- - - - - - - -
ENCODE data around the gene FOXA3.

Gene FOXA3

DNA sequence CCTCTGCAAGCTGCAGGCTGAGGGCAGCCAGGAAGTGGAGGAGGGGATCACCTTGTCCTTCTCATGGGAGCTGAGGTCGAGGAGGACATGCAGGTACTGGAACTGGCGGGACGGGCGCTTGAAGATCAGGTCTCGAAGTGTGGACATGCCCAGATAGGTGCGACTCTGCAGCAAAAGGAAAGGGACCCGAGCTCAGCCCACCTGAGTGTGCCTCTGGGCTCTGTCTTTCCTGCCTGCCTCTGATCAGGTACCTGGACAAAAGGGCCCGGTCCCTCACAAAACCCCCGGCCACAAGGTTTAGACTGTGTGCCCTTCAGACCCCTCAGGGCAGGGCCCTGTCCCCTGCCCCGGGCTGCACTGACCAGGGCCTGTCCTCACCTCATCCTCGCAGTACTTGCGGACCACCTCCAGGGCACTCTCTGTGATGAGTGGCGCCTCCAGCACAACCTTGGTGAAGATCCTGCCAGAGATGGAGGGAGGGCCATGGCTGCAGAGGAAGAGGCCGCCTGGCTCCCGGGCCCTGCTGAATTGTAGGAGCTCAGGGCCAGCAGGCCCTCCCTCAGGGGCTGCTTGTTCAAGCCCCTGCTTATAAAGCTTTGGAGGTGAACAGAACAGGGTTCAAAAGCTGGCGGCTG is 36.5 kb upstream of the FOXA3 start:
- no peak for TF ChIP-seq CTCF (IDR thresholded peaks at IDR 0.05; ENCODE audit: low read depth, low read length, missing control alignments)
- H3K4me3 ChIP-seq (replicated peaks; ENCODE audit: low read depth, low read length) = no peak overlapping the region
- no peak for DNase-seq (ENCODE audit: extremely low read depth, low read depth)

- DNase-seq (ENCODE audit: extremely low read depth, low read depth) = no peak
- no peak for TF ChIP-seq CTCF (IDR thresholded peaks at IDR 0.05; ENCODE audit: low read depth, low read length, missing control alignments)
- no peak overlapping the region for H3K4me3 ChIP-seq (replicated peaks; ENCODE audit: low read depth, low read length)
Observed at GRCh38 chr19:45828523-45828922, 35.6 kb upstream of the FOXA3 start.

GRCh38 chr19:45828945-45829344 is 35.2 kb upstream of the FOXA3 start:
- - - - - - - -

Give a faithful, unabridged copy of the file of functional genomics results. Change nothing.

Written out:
ENCODE data around the gene FOXA3.

Gene FOXA3

DNA sequence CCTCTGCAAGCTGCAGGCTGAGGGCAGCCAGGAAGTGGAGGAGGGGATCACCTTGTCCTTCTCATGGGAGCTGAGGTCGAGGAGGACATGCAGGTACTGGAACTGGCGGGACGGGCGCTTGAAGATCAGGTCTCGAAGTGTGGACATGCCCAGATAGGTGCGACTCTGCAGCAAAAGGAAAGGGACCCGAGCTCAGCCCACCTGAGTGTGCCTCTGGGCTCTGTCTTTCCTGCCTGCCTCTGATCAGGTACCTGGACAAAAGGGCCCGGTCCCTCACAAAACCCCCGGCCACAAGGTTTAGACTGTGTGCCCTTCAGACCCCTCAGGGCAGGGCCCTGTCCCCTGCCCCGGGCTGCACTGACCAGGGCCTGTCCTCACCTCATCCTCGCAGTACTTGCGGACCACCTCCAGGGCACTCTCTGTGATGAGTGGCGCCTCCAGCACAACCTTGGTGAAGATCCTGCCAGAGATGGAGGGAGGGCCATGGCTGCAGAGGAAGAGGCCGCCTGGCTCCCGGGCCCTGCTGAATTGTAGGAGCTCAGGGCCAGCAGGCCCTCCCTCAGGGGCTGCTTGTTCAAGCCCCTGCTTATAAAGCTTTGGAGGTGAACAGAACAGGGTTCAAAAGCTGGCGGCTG is 36.5 kb upstream of the FOXA3 start:
- no peak for TF ChIP-seq CTCF (IDR thresholded peaks at IDR 0.05; ENCODE audit: low read depth, low read length, missing control alignments)
- H3K4me3 ChIP-seq (replicated peaks; ENCODE audit: low read depth, low read length) = no peak overlapping the region
- no peak for DNase-seq (ENCODE audit: extremely low read depth, low read depth)

- DNase-seq (ENCODE audit: extremely low read depth, low read depth) = no peak
- no peak for TF ChIP-seq CTCF (IDR thresholded peaks at IDR 0.05; ENCODE audit: low read depth, low read length, missing control alignments)
- no peak overlapping the region for H3K4me3 ChIP-seq (replicated peaks; ENCODE audit: low read depth, low read length)
Observed at GRCh38 chr19:45828523-45828922, 35.6 kb upstream of the FOXA3 start.

GRCh38 chr19:45828945-45829344 is 35.2 kb upstream of the FOXA3 start: